Audio Only Player
Yeah in 2011 it seems like everybody & their mama are blogging about natural hair and beauty (I should know cause my wife reads every single blog). But that wasn't the case in 2006. That is until Afrobella came on the scene.
Patrice Yursik is "Afrobella" and created the site afrobella.com. She has amassed a very loyal community since launching the site around her experiences, advice and tips. Oh, and one more thing. How many bloggers do you know that can get MAC Cosmetics to create a lipstick from their idea? She did!
I invited Patrice to Grind & Thrive to learn more about her and her business.
In this conversation, Patrice & I chat about:
- Her background before Afrobella
- How Afrobella is a combination of Patrice's two passions
- How she grew her brand and now generates revenue
- How she landed deals and exposure from MAC Cosmetics, Ebony Magazine, Fast Company and Creme of Nature
- And tons more
Tell Patrice Yursik You Learned About Her on Grind & Thrive
Patrice Yursik is the creator of Afrobella.com
Patrice Grell Yursik: [Cut Audio] …happening more and more lately so I’m like, “Okay. My brand is…” I have to think about it. My brand is everything that is brown and beautiful, dark-skinned beauty, black beauty, natural hair, and loving yourself as you are; and that’s what I’ve always kind of been about since I started the blog five years ago. It’s kind of been all shades of beautiful; that’s my tagline; and I also tell people to be yourself and be natural and be beautiful. And it’s beautiful to see what it’s grown into now. Now, it’s a statement that a lot of people are making.
Torrey McGraw: Which is funny because my wife, she said, “You better tell Patrice that I’ve been natural. My hair’s been natural for 19, 20 months or so.” And she’s one of your very passionate fans.
But even before now, let’s go back in time and see how we got to be where we are today. Even at the beginning, I read that you were somewhat of a tomboy in Trinidad, but then you also started really getting into makeup, working behind the makeup counter and that sort of thing. What kind of got you from a tomboy into getting into makeup and that sort of stuff?
Patrice Grell Yursik: Well, I mean when I was very little, I was into makeup. My mom has always been very glamorous and over the top, and she’s just very into makeup and perfume and beauty and stuff like that. So growing up with her, I started going to fashion shows and being into makeup when I was 6, 7, and 8 years old; and when I was 8 we had a family friend who had this amazing perfume and cosmetics store at the mall, and I was able to come in one day with my mom and tell a bunch of women what they should buy, and they all bought what I said; and he was like, “We need you in the store.”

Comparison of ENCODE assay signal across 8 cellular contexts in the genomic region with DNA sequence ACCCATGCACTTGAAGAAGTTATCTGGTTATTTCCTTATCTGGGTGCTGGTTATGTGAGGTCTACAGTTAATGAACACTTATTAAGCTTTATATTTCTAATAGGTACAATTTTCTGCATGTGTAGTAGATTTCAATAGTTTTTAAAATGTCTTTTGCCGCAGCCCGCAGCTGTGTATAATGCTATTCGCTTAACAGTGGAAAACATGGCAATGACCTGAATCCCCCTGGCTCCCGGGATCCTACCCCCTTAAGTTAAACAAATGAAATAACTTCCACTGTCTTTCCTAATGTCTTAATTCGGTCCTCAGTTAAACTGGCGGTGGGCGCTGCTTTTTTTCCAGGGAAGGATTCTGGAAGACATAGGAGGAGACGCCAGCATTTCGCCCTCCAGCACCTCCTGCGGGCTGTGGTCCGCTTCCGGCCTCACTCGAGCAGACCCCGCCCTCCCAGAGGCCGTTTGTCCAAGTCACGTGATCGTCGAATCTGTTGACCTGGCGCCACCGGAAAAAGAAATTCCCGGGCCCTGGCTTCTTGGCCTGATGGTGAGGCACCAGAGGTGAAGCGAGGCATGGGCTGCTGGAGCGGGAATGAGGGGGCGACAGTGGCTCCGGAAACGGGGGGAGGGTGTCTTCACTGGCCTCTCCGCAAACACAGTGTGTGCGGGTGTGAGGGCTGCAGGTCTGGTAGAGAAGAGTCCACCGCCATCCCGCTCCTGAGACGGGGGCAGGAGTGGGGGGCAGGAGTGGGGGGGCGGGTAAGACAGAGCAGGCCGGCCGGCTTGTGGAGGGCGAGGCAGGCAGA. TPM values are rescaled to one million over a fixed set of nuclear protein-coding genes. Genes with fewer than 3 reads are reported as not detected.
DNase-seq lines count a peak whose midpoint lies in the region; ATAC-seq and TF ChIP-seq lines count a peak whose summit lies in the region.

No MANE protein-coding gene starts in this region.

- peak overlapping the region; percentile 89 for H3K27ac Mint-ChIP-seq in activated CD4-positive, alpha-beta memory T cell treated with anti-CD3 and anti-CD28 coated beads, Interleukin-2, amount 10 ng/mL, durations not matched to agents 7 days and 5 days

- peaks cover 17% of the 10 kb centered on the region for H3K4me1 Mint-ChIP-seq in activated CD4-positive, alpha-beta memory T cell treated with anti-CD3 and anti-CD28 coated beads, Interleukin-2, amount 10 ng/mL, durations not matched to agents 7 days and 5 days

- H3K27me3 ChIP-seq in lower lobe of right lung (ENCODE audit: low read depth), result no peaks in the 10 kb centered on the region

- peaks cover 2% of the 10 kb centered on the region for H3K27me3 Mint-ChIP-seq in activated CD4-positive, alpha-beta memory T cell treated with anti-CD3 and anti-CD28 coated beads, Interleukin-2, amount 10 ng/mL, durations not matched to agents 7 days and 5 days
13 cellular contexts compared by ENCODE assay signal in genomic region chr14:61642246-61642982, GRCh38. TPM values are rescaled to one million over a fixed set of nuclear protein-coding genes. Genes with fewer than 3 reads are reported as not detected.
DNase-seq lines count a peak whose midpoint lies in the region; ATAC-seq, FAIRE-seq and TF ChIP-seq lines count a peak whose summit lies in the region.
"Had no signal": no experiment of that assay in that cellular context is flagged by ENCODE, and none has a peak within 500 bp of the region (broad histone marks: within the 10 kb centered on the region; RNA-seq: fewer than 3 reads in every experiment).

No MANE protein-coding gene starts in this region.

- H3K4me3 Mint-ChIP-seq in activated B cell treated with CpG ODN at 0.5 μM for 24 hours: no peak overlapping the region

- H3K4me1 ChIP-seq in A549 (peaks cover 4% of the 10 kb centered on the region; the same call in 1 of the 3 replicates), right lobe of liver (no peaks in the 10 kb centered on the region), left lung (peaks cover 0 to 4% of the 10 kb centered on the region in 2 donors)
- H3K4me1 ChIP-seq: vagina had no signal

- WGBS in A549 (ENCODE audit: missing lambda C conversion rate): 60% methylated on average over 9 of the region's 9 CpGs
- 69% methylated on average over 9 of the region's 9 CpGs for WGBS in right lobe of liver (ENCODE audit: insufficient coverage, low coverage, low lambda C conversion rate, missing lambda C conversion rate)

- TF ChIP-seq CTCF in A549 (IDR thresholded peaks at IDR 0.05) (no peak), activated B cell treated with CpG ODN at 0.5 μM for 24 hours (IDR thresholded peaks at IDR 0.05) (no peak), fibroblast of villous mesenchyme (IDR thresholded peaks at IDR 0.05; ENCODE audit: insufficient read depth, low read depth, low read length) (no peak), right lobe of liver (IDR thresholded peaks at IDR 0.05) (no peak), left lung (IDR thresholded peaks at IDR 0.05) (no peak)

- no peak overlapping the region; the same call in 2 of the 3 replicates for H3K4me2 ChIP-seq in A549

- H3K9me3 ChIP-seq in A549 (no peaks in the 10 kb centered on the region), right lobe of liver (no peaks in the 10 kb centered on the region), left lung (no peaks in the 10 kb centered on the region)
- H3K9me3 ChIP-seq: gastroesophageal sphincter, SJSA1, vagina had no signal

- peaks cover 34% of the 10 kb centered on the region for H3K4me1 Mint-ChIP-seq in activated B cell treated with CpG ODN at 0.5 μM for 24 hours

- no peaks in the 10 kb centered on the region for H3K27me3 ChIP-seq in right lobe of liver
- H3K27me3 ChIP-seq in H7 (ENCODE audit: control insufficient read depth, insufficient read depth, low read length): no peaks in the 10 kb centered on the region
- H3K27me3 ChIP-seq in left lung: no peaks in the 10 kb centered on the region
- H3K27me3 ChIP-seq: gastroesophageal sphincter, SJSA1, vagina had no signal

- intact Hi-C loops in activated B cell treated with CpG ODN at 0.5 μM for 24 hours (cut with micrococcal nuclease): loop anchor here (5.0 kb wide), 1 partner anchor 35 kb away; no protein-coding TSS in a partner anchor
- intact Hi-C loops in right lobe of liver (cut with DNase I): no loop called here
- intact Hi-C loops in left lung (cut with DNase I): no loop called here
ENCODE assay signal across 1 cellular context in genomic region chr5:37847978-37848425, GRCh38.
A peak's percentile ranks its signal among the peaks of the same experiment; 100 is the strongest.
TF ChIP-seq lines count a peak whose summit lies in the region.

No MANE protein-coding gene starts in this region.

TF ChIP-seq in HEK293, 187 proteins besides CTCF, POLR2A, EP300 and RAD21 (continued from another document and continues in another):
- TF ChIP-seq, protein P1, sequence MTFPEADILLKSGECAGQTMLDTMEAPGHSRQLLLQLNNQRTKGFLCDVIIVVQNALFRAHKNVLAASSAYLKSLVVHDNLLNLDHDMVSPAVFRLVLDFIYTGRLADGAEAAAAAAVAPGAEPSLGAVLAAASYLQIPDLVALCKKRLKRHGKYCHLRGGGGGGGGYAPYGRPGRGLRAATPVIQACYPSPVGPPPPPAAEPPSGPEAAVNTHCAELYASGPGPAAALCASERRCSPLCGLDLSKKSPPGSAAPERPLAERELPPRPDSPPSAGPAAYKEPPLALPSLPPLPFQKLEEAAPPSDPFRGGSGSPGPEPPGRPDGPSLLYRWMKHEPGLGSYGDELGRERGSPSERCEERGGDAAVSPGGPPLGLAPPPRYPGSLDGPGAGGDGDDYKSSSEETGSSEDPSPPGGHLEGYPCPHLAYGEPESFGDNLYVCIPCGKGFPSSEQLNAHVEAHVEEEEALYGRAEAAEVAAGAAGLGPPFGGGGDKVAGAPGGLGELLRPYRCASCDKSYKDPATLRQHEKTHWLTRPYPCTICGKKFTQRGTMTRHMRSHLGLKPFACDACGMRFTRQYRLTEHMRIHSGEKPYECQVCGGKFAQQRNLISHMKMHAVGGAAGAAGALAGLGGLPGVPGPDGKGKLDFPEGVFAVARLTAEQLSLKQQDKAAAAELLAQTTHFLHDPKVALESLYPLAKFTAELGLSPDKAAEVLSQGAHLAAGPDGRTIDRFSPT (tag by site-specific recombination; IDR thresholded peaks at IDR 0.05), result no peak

So I came in and I helped over Christmas and it was like my parents loved it. It was like we have a summer camp during Christmas. We could just drop you off at the mall and you enjoy doing this and you’re learning stuff, and you come home. So it was kind of weird that I did that, but it really shaped my interest very early.
In my teenage years, I went through a lot of self-esteem and figuring out who I was, which everybody goes through, and my love for makeup and fashion really kind of came back when I went away to college. So I would say freshman year of college, sophomore year of college, I was away from my family, I was away from Trinidad for the first time, and I had to figure out beauty on my own terms. So that really brought me back to that old love.
Torrey McGraw: And I think this next statement or next story will kind of tie in that passion for makeup with you starting to write as an entertainment writer, an editor for a Miami newspaper. How did you get started in journalism?
Patrice Grell Yursik: I always wanted to be a writer. I did not necessarily want to be a journalist so my educational background is actually, I have a Bachelor’s Degree in Film Scriptwriting and my Master’s Degree is in Creative Writing, and I specifically was working on fiction so I’ve got a bunch of short stories and half of a novel that I haven’t done anything with.
So it was a total change from that life when I got into journalism, and the reason I got into journalism was because creative writing is not paying anybody’s bills. Sorry; it just was the reality of it. I graduated from college and I was like, “Great! Now I have this master’s degree and what am I going to do with it?”
So the job came about very suddenly. Honestly, I did not even apply for that specific job. I had applied for a fellowship so I could come in and learn the ropes of journalism, and they liked my clips from the student newspaper so much, my short stories, that they hired me to be an assistant editor.